But Israel probably should. Instead, the men who find the ark decide that it’s okay for them to check it over. Apparently, they forgot that it’s the holiest object in the world. As a result, God took their lives. 

God struck down the people of Beth-shemesh because they looked inside the ark of the Lord. He struck down seventy persons. The people mourned because the Lord struck them with a great slaughter. (1 Sam. 6:19)

The seventy people who lost their lives that day in Beth-shemesh perished because they treated the holiness of God casually and insisted on doing things their own way. They didn’t think it really mattered what God had said. Surely, He would make an exception in this case, right? 

In our society holiness has become a caricature, a meme of a stodgy and prudish nun with a sour look on her face. If that’s the view we have of God—a grumpy old disciplinarian—no wonder we think it’s just fine to do whatever want:

  • “It’s just a little harmless fun!”
  • “It’s just a joke. Lighten up.” 
  • “It was just one time. It’s no big deal.” 
  • “It was just harmless entertainment. No one got hurt.” 
  • “I was just blowing off steam.” 

But the truth is that God is not a meme. He’s not a caricature. He’s not a cartoon. He is high and lifted up. His holiness is not something we can withstand or ignore. As Habakkuk tells us, one day “the earth will be filled with the knowledge of the Lord’s glory, as the water covers the sea” (2:14). Though we have been made clean by the sacrifice of Christ, we must not treat His holiness lightly or casually. God is not a lucky charm. Our circumstances are not more important than His glory. And we must not arrogantly decide to trample on His holiness by doing what’s right in our own eyes.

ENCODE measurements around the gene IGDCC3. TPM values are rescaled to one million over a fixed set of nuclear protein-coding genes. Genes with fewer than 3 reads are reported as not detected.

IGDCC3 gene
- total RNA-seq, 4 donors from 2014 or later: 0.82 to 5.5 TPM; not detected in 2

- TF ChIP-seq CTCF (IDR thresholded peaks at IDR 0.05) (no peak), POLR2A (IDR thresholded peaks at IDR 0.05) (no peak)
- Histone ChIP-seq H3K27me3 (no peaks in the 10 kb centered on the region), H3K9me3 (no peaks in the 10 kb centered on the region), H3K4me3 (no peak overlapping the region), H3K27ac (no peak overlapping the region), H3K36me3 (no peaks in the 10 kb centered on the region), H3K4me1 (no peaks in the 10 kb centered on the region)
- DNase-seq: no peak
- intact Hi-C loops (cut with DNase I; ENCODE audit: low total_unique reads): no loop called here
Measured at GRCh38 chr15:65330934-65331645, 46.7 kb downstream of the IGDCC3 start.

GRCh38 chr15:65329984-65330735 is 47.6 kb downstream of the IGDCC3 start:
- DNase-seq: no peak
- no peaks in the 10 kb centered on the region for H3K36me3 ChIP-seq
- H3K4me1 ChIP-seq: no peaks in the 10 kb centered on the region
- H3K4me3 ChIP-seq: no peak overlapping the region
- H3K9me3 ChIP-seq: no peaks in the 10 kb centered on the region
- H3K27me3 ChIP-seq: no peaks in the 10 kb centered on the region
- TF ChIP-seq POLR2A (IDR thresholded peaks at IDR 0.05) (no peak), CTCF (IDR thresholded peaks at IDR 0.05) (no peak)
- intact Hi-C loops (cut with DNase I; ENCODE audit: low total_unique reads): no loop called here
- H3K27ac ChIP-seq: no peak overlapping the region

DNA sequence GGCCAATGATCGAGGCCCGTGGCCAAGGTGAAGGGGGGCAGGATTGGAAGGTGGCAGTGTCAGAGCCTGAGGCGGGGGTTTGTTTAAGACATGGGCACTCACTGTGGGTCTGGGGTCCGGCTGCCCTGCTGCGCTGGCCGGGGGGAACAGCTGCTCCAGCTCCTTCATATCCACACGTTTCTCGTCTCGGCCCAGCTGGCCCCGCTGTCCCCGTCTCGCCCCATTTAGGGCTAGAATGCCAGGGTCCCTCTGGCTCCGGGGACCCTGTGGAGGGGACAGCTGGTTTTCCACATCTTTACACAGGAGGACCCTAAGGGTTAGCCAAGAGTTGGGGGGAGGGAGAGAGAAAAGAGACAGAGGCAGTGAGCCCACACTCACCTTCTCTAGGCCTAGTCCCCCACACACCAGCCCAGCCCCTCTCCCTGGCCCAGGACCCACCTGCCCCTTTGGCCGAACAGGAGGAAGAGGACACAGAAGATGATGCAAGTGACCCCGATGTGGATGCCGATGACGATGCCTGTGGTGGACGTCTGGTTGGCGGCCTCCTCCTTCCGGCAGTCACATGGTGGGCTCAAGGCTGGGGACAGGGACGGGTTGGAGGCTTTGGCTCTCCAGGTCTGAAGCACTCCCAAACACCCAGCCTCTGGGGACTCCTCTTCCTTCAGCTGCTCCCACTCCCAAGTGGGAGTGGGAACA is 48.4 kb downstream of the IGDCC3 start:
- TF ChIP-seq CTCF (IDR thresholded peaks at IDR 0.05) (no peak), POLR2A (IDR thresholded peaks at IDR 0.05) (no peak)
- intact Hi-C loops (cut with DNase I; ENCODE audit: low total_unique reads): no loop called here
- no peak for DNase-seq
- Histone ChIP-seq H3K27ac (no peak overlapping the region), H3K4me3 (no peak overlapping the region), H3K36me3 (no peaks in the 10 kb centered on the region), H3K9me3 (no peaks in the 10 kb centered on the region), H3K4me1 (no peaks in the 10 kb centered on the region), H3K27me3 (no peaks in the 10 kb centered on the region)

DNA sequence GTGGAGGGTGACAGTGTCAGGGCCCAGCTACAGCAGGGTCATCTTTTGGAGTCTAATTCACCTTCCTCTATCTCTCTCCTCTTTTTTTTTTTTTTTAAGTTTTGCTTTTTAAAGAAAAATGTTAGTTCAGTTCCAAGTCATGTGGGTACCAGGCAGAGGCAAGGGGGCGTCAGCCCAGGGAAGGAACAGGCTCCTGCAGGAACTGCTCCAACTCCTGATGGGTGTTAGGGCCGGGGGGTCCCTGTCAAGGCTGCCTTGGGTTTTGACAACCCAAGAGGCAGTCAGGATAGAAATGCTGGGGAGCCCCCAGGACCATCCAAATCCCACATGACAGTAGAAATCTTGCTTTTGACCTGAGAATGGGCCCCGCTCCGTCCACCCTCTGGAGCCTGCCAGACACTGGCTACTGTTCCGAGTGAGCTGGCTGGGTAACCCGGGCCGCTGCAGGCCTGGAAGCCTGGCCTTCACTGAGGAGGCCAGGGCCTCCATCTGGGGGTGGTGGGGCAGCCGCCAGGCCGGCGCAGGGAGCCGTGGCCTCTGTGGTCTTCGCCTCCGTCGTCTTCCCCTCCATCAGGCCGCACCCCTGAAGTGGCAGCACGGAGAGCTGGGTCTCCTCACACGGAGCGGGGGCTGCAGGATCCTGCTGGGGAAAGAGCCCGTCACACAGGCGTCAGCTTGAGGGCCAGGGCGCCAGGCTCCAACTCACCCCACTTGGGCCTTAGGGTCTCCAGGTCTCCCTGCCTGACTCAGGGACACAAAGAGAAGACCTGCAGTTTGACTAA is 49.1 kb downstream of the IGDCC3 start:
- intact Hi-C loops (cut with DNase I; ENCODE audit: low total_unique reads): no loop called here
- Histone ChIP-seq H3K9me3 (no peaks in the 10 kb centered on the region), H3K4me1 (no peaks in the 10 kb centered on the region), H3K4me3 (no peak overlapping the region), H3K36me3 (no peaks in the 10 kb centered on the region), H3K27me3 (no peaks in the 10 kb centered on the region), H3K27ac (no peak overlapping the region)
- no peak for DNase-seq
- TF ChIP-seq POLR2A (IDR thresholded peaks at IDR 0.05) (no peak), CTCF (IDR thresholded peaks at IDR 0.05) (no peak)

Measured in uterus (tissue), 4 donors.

Seraphim were standing above him; they each had six wings: with two they covered their faces, with two they covered their feet, and with two they flew. And one called to another:

       Holy, holy, holy is the Lord of Armies;
       his glory fills the whole earth.

The foundations of the doorways shook at the sound of their voices, and the temple was filled with smoke. (Isa. 6:2–4)

You are enough. You’ve come across the message all over social media, and you’ve probably heard it shared by some Christian leaders. Is it true that if you begin to view yourself as “enough” and learn to love yourself, you’ll be successful, secure, and complete? 

No. “This promise doesn’t deliver,” says Allie Beth Stuckey. In her book, You’re Not Enough (And That’s Okay), Allie Beth Stuckey shares how Christ provides a way out of the toxic culture of self-love and into a joyful life of relying on Him for wisdom, satisfaction, and purpose.


About the Author

Cindy Matson

Cindy Matson

Cindy Matson lives in a small Minnesota town with her husband, son and daughter, and ridiculous black dog. She enjoys reading books, drinking coffee, and coaching basketball. You can read more of her musings about God's Word at